Gear Feature: Rascal Audio Two-R / Two-V Preamps!

Hi, I’m Joel Cameron, from Rascal Audio. I am here at the Brown Owl recording studio in Nashville, TN to talk to you about the Rascal Audio microphone preamps!

There’s two versions of this, it’s the same circuit in both. One is a 500 series obviously for APIs VPR format, and the other is a standalone, single rack space, self powered, two channel version called the Two-R. So you have the Two-V is the 500 version, and the Two-R is the rack mount version.

Same circuit in both of these. The singular difference between them from a circuit perspective is that there is an addition of a quarter-inch instrument input on the standalone version, which is a true high impedance, 2 Mega Ohm input impedance that feeds the mic input transformer. So you get the love of the whole circuit on it.

This is a desert island mic preamp design. I designed it for people who don’t have pockets to go out and buy a bunch of different preamps, but really do want to have a lot of different tonal variations available to them. Particularly recording in a digital medium, when you’re not going to get a whole lot of love off your converters themselves.

So this is capable of creating fairly clean, vintage kinds of tones, to really pushed, rounded tones, to just bombastic, huge tones. Basically, the way it works, it’s got — you’ll see it’s got three knobs instead of two. I think most people are familiar with preamps with two knobs, one that generally does gain and one that’s a trim.

I’ve added a third knob. I do have gain and I do have a trim in the form of an output fader. I’ve added an input control as well, which is essentially a continuously variable pad on the front end, so that you’re able to control the amount of level.

The reason I’ve added that is because the gain itself, the higher you push the gain, the more harmonics and the shinier the gain sounds. So you get some nice color out of the gain, and you can actually lower the input so that you’re not blowing up the circuit like you would with almost any preamp that has gain and output only.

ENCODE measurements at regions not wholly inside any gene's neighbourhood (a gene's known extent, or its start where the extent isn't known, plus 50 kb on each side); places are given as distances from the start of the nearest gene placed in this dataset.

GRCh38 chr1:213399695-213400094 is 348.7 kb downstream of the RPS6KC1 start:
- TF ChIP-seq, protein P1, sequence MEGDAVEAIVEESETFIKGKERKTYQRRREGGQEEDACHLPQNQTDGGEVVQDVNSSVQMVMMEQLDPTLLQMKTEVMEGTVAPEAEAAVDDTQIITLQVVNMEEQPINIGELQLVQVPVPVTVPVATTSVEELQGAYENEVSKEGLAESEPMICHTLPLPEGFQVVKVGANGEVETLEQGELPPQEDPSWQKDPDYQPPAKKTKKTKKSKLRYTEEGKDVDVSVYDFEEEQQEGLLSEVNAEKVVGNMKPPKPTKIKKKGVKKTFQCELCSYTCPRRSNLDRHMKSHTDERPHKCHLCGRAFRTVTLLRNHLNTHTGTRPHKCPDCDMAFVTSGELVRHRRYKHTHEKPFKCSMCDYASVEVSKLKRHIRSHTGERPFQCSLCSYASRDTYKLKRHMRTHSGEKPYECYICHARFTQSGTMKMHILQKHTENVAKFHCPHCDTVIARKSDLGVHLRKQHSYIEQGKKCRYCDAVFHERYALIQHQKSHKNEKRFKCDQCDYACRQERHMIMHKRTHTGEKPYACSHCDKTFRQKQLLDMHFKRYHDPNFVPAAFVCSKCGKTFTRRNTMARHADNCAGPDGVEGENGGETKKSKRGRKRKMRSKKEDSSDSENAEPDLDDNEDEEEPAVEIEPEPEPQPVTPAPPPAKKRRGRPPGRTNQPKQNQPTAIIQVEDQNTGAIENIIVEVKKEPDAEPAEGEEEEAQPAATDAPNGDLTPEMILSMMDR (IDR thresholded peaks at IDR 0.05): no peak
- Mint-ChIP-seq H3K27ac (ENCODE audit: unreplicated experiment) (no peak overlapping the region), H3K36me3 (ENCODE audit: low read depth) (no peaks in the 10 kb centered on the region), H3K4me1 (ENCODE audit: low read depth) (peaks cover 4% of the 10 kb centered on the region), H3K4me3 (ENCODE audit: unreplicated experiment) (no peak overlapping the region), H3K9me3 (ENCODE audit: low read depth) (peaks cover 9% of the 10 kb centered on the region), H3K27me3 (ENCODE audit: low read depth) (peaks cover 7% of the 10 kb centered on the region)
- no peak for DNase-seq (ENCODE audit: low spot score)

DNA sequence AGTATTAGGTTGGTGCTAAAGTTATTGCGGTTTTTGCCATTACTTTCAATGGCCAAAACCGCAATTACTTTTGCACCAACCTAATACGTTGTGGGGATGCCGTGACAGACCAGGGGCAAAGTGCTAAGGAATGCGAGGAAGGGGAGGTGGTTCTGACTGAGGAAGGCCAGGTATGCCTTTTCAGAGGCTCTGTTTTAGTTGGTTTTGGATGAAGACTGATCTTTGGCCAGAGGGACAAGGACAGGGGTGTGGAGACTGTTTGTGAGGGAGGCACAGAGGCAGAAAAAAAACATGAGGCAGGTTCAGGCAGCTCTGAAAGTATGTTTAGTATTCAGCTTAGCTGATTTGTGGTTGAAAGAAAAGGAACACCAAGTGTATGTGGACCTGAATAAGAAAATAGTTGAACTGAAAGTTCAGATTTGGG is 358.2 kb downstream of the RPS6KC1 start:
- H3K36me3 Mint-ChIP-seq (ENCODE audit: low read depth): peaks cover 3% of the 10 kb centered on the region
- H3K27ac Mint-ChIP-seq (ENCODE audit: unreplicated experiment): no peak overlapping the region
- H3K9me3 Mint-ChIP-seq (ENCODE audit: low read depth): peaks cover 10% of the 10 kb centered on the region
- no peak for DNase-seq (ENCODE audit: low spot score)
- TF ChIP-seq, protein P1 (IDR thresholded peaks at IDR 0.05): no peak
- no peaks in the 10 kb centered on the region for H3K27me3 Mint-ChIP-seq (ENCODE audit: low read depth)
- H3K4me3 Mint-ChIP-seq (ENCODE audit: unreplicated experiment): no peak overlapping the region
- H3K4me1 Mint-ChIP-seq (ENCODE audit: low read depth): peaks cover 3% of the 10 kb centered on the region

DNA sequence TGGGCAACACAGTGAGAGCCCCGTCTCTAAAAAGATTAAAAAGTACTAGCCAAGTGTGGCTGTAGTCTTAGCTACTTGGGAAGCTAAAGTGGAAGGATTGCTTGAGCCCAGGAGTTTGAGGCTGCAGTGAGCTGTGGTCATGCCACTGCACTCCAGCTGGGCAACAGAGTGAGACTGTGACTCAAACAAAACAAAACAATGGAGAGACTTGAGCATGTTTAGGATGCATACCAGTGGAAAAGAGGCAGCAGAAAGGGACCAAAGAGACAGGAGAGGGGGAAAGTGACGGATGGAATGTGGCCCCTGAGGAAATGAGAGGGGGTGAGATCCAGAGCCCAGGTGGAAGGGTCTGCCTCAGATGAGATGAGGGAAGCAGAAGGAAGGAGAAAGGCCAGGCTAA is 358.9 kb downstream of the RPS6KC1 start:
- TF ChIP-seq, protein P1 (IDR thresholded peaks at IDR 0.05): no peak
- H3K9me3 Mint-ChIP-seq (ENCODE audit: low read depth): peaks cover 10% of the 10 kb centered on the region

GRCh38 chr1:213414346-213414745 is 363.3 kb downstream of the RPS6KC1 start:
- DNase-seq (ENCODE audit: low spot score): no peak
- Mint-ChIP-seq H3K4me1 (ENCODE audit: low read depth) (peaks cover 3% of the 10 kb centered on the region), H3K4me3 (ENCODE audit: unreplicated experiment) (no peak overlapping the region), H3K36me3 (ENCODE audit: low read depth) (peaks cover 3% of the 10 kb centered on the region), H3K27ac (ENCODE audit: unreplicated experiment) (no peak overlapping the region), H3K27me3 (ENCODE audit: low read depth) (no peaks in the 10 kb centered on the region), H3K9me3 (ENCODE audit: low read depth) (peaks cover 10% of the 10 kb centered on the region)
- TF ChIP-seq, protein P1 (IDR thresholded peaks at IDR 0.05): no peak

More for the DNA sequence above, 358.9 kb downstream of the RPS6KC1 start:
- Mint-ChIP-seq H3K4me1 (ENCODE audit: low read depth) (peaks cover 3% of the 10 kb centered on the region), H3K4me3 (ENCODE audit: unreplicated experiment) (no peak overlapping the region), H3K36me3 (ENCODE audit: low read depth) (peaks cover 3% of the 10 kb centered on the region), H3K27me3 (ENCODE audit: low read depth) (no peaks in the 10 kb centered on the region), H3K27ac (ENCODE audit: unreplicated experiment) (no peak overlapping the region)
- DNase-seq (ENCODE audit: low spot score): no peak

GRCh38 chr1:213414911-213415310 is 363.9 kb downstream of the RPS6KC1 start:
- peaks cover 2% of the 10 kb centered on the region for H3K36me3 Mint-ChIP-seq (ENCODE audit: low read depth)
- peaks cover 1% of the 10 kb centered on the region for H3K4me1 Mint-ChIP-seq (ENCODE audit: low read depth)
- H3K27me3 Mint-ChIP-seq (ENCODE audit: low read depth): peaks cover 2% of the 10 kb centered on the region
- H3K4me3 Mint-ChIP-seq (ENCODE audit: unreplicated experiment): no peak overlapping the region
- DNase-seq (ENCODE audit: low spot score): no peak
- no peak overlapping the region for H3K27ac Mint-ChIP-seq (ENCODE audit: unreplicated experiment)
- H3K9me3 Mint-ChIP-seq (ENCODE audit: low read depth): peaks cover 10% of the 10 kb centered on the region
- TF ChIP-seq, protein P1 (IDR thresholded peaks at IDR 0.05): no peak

So you can get some really unique tones that way. It’s great on acoustic guitars, on vocals, on things where you want a lot of presence and a lot of silk. It works really, really well.

Obviously, for cleaner tones, you can use lower gain. Then use the input to pretty much control the amount of level that you need. If you need more gain, even at full, wide open, just go until you have more than you need, and then back off the input a little, and you get kind of a cleaner version, but still a lot of transformer goodness, and all of that.

Then of course, you can blow up the input and the gain, and then use the output to trim that back, and you can get some really over the top, rounded tones that way.

And because these two controls are continuously variable, you have a lot of control over the amount of tone that you’re — and the type of tone that you’re getting.

The other features that the preamp has, obviously phantom power for condenser microphones. Input impedance select between high impedance and low impedance.

The high impedance setting is 1200 Ohms, the low impedance is 300.

The 300 setting is great for taming the often unruly SM57 that sometimes doesn’t play nicely with some mic preamp circuits and winds up sounding pretty peaky. In the 300 setting, you still get the frequency response you like from that mic, great for guitar amps and snare drums, but it’s not quite as aggressive and annoying.

The 300 is also a great position for dynamic mics on drums in general, because it just kind of adds this really round, pillowy effect that just really sucks the listener in. It’s a great effect.

The middle switch here is polarity invert. Got to have that for making sure your phase is all aligned.

The last feature I want to talk about is the high-pass filter, which deserves a little bit of explanation in my opinion, because it’s slightly different than — well it’s a lot different than others.

I love high-pass filters, but I don’t really care for simple on/off high-pass filter designs, generally because they’re pretty narrow in their usefulness. High-pass filters generally use 12 or 18dB/oct slopes, so they’re pretty dramatic in their filtering effect, and if you choose the wrong frequency, it’s going to work for some sources and clearly not for others, so you wind up kneecapping sources where you want to maintain some of the low frequency response, or the corner frequency is too low, and you’re not really removing the content that you’re trying to get rid of.

So I took a different approach to make it useful and really musical in that I used a 6dB/oct slope with a corner frequency of 120Hz. So you’re effectively down 6dB at 60 Hz, and 12dB at 30Hz, so you’re getting rid of the low frequency hash and the stuff that’s going to rob your headroom, but you’re not kneecapping your signals, and they still feel full and complete, but overdub after overdub, when you stack them, you don’t get the bulky buildup that you have to sift through when you’re mixing.

So it’s very, very effective. I generally just leave it on, except on things that are specifically low frequency content signals, like bass or kick drum, or thick pads. Things like that.

So it’s a different approach, it’s very musical, and it makes it — it kind of rounds out the feature compliment of this preamp design.

So that’s pretty much it, and now I’m going to play some drums and kind of show a couple of different settings using just the preamps to get some different characters from the same drum setup.

So thanks for watching! I appreciate it.

[drums, Clean setting]

[drums, Dirty setting]

[drums, high gain, low input]

Mixnotes

Mixnotes

Mixnotes is a YouTube channel with tutorials on mixing, recording, business, plugins and more. We've partnered with them to feature some of their videos on The Pro Audio Files.
Smiley face
Recommended